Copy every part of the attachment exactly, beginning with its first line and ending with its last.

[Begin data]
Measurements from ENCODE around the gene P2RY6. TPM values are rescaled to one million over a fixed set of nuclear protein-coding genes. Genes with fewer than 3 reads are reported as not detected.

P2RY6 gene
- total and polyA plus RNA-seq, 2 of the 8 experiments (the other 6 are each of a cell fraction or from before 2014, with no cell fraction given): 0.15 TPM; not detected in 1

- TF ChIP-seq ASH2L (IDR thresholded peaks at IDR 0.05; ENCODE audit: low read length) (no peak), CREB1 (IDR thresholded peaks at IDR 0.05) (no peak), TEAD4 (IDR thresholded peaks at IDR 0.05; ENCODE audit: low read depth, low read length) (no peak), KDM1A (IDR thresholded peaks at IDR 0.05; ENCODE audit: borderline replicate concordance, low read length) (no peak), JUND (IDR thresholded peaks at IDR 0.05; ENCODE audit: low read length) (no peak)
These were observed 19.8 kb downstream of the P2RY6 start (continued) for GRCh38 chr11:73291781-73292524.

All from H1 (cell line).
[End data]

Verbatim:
Measurements from ENCODE around the gene P2RY6. TPM values are rescaled to one million over a fixed set of nuclear protein-coding genes. Genes with fewer than 3 reads are reported as not detected.

P2RY6 gene
- total and polyA plus RNA-seq, 2 of the 8 experiments (the other 6 are each of a cell fraction or from before 2014, with no cell fraction given): 0.15 TPM; not detected in 1

- TF ChIP-seq ASH2L (IDR thresholded peaks at IDR 0.05; ENCODE audit: low read length) (no peak), CREB1 (IDR thresholded peaks at IDR 0.05) (no peak), TEAD4 (IDR thresholded peaks at IDR 0.05; ENCODE audit: low read depth, low read length) (no peak), KDM1A (IDR thresholded peaks at IDR 0.05; ENCODE audit: borderline replicate concordance, low read length) (no peak), JUND (IDR thresholded peaks at IDR 0.05; ENCODE audit: low read length) (no peak)
These were observed 19.8 kb downstream of the P2RY6 start (continued) for GRCh38 chr11:73291781-73292524.

All from H1 (cell line).